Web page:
Nearly 100 million people in the United States are at risk of developing type 2 diabetes
Three US health agencies are going public to warn the community that nearly 100 million people in the United States are at risk of developing type 2 diabetes.
However, prediabetes is preventable and society needs to take precautions in the face of the alarming number of diabetics in the future, said the American Medical Association (AMA), the Centers for Disease Control and Prevention (CDC) and the Advertising Council.
In the United States, about 88 million Americans, more than 1 in 3, live with prediabetes, and more than 84% do not even know they have it.
Prediabetes can increase an individual’s risk of type 2 diabetes, heart attack and stroke. Research shows that once people are aware of their disease, they are more likely to make necessary long-term lifestyle changes, such as eating healthy, controlling weight, and being active, which can help prevent or delay the onset of type 2 diabetes.
Type 2 diabetes is a chronic health condition that poses a high risk of complications for those who develop COVID-19. A recent study showed that type 2 diabetes is one of the major comorbidities associated with critical cases and deaths from COVID-19.
That’s why the AMA, CDC, and Ad Council have released a series of new public service announcements that take a serious look at prediabetes, a condition that, if left unchecked, often leads to type 2 diabetes.
As part of the “Do I Have Prediabetes?” campaign New public service announcements “Change the Result” are raising awareness that prediabetes should not be taken lightly and that it can be reversed.
The Change Outcome campaign includes print, radio, billboard and digital banner support materials comparing prediabetes risks to less likely events.
“Life sometimes gives us the opportunity to make small changes that can have profound effects on the course of our health and our lives,” said Christopher Holiday, MD, director of diabetes translation at the Centers for Disease Control and Prevention.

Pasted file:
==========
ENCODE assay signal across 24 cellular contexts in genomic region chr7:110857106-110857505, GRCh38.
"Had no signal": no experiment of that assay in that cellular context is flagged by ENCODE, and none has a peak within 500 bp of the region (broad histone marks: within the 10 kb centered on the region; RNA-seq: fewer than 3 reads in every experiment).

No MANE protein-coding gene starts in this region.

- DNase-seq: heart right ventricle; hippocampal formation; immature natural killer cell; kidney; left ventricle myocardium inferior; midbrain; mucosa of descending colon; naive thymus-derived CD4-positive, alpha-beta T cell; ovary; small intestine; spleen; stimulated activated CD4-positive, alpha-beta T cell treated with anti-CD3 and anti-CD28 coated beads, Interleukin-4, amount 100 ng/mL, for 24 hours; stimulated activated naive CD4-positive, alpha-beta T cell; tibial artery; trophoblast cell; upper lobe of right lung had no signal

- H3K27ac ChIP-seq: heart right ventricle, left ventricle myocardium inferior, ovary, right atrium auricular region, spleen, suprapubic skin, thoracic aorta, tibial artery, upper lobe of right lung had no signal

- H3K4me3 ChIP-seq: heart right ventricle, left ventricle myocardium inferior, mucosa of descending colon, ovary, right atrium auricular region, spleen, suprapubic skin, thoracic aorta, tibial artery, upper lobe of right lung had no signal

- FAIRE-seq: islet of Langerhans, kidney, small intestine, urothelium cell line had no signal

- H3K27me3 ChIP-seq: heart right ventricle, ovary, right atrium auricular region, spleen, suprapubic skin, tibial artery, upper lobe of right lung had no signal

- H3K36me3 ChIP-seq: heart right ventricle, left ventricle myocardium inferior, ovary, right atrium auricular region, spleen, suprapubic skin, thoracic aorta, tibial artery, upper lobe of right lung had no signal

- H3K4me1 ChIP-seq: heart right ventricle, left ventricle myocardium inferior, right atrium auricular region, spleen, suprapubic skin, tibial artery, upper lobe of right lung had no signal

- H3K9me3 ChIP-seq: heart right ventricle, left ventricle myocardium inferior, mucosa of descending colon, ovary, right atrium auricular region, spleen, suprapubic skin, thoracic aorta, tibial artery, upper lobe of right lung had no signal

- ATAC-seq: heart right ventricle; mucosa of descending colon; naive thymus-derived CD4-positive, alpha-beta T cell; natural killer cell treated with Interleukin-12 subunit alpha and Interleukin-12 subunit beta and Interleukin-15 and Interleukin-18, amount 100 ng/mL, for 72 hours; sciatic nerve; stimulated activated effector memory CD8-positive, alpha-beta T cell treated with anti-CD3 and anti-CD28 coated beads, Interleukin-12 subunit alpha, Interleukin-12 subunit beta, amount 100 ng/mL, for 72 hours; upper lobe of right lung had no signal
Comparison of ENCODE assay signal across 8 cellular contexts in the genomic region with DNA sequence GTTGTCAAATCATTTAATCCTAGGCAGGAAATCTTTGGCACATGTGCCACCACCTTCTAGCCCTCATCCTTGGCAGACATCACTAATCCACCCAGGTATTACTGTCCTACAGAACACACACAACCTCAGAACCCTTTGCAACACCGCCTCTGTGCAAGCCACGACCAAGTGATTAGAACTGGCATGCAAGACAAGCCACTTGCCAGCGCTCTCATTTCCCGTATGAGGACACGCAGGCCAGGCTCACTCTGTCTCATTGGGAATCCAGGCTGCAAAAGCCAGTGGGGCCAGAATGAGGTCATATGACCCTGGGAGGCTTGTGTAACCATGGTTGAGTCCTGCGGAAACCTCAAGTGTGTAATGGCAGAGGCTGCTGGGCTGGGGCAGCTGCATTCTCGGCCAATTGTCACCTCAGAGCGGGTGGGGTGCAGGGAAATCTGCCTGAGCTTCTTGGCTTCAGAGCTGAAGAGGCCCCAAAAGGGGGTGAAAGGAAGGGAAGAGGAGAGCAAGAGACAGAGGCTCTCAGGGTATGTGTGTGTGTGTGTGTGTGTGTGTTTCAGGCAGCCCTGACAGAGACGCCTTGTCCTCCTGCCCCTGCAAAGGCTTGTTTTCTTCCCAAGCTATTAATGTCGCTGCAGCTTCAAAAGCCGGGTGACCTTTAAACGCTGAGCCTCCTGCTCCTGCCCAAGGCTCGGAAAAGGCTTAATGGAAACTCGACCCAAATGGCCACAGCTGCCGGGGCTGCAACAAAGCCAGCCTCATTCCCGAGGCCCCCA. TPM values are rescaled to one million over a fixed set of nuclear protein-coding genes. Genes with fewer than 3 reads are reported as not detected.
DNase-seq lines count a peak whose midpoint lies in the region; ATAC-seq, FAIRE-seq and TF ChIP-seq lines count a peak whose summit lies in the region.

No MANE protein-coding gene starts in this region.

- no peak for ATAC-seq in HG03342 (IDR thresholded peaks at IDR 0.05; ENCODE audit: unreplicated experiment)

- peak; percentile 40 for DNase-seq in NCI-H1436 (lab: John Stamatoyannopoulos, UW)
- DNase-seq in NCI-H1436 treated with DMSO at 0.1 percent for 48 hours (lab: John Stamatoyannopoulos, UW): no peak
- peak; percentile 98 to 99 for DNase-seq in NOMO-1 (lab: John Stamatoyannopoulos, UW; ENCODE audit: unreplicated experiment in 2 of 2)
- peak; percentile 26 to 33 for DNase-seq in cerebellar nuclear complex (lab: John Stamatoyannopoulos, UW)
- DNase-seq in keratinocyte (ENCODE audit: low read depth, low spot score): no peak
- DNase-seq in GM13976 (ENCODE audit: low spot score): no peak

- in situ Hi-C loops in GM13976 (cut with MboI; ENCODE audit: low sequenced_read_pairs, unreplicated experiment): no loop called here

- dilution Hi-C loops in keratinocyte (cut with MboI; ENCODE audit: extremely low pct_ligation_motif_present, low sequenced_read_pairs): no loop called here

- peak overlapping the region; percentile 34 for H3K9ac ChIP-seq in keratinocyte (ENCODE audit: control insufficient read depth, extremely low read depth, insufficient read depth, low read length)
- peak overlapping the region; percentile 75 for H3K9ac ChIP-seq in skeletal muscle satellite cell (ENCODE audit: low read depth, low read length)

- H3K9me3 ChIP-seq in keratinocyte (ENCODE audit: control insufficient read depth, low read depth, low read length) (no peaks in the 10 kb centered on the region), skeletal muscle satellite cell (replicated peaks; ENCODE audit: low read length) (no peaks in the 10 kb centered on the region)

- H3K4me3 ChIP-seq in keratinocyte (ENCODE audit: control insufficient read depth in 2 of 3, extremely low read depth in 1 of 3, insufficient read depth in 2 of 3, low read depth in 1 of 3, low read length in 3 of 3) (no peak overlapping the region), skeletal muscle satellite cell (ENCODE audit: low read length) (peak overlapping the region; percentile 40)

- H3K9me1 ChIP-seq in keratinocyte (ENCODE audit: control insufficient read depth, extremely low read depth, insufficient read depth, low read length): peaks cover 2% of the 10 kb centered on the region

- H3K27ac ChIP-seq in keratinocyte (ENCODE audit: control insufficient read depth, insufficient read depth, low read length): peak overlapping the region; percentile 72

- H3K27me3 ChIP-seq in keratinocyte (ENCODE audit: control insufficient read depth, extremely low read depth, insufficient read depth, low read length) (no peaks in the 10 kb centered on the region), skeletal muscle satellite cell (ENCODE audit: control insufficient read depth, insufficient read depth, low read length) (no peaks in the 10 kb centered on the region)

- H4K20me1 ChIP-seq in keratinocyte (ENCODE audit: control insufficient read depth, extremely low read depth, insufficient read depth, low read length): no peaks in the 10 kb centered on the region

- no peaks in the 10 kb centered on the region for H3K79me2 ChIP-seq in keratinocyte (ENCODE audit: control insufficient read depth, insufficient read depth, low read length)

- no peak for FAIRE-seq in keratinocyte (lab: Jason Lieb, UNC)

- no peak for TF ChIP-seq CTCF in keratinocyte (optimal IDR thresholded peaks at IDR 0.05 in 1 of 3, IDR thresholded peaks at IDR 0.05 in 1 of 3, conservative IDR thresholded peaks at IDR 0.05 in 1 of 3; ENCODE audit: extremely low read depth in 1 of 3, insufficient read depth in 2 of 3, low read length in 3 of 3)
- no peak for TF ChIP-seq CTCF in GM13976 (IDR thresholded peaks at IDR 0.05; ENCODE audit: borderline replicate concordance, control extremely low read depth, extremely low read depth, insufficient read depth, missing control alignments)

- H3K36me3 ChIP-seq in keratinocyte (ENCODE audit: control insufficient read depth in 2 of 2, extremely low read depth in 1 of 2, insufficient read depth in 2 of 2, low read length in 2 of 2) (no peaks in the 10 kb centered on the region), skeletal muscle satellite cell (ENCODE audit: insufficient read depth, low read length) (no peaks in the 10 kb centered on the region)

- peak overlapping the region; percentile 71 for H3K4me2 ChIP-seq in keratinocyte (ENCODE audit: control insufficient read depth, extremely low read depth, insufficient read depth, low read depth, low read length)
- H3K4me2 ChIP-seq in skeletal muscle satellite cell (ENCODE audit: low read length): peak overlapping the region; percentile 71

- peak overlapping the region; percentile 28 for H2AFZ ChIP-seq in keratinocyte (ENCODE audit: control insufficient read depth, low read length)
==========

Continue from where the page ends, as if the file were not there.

Diabetes affects all parts of the body and can lead to a series of negative health outcomes, greatly detrimental to people’s quality of life. A diagnosis of prediabetes raises the alarm and lets them know that they need to change course and seize the opportunity to prevent this devastating disease before it is too late.”
Gerald E. Harmon, president of the AMA, noted that raising awareness about prediabetes and highlighting the importance of educating people about the risk of acquiring it is critical, especially now that the COVID-19 pandemic is increasing the negative health risks associated with chronic health conditions. .
“With our latest campaign, we seek to help the millions of Americans living with prediabetes find out if they have the disease. Anyone who discovers, through online testing, that they may be at risk of developing prediabetes, should see their doctor immediately. To confirm a pre-diabetes diagnosis and to know that making lifestyle changes can help them stay healthy.
The new multi-platform communications campaign shows how prediabetes can be reversed through individual lifestyle changes and encourages the public to visit DoIHavePrediabetes.org (PodriaTenerPrediabetes.org in Spanish) where they can take a one-minute risk test to determine if they are at risk for prediabetes.
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